Hair loss and chemotherapy
Some chemotherapy cause hair loss (alopecia). For many people this change in their appearance is yet another strain, a reminder of the disease and the treatment. Hair loss is ranked by patients as one of the most traumatic side effects of chemotherapy. Many years after treatment is completed, patients describe their experience of losing the hair as worse than being diagnosed with cancer.
Chemotherapy affect cells that are in the phase of division or growth. All the cells in the body are affected, as well cancer cells as healthy cells. The healthy cells are better able to recover than cancer cells, which mean that the side effects are temporary and disappear gradually when the treatment has ended.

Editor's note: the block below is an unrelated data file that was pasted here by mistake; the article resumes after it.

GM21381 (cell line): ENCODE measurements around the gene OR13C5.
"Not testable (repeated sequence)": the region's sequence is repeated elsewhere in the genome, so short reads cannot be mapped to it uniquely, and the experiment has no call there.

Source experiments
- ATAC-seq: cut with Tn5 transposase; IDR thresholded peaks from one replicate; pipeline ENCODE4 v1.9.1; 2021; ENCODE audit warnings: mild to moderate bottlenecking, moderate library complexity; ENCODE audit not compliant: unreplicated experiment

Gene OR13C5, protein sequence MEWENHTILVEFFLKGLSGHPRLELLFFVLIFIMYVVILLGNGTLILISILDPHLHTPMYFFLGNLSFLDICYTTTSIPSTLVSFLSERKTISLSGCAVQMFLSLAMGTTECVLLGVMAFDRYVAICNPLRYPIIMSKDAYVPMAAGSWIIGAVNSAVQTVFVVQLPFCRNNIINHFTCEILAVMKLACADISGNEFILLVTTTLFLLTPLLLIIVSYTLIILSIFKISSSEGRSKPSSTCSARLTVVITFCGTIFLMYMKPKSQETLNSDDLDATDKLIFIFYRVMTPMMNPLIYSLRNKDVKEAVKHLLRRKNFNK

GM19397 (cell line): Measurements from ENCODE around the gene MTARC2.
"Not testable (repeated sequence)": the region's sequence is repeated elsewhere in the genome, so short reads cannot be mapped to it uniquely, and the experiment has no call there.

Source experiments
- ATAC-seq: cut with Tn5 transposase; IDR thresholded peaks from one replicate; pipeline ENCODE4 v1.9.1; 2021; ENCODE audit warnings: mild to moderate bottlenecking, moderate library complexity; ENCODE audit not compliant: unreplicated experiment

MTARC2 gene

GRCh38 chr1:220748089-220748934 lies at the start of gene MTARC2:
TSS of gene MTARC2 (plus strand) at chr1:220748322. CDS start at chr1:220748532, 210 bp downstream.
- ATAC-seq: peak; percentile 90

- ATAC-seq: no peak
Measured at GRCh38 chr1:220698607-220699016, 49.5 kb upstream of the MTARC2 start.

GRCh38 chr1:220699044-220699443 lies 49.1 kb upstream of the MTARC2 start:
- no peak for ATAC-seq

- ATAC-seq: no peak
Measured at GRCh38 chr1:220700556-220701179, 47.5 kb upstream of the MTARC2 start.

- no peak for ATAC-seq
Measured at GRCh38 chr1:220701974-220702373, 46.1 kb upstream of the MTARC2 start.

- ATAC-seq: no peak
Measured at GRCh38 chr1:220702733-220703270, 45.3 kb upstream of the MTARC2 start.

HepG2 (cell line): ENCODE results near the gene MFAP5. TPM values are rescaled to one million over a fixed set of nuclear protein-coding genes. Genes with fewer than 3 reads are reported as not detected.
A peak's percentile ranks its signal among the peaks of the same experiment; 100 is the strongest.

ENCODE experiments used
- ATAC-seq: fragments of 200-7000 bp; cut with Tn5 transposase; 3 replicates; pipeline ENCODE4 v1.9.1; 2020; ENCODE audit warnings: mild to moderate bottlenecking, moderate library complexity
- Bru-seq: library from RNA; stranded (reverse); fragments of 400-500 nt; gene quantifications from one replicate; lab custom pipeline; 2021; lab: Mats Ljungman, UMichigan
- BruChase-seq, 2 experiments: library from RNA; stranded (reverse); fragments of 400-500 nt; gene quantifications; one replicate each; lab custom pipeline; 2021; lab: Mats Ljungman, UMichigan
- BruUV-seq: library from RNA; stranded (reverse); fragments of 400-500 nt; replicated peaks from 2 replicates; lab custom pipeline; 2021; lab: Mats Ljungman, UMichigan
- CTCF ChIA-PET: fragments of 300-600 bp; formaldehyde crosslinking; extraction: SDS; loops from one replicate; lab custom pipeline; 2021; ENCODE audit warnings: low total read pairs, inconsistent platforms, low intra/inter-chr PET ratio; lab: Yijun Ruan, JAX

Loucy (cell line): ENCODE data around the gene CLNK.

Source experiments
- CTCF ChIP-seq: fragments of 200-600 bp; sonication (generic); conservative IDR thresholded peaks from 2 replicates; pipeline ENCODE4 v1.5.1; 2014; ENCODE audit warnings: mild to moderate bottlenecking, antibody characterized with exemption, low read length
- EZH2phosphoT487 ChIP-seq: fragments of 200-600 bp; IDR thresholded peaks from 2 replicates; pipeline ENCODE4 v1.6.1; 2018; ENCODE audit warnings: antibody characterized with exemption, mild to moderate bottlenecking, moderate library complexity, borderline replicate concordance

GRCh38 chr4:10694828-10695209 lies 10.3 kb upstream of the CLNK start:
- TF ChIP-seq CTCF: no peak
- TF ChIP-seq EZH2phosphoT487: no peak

The growth phase in the hair cells of the scalp can be as long as 7 years. The cycles of the hair cells have different rhythms, which means that about 90% of the hair cells are always in the active growing phase.
Roughly 4-6 days after a dose of chemotherapy you can see a reduction in the size of hair roots. If the chemotherapy is repeated every week, the hair cell can switch from the active growing phase to break down, causing the hair to fall off. If there is a longer time between chemotherapy sessions, the hair cells recover and growth begins again. But, the strand of hair that is produced in the next 2-5 days will have a narrow, fragile part causing it to break off so that the hair does not grow out.
Hair loss can be prevented if the scalp is cooled during chemotherapy. The cold makes the small blood vessels around the hair follicle contract and smaller amounts of chemotherapy reach the hair cells. As a result there is less risk that hair will fall out.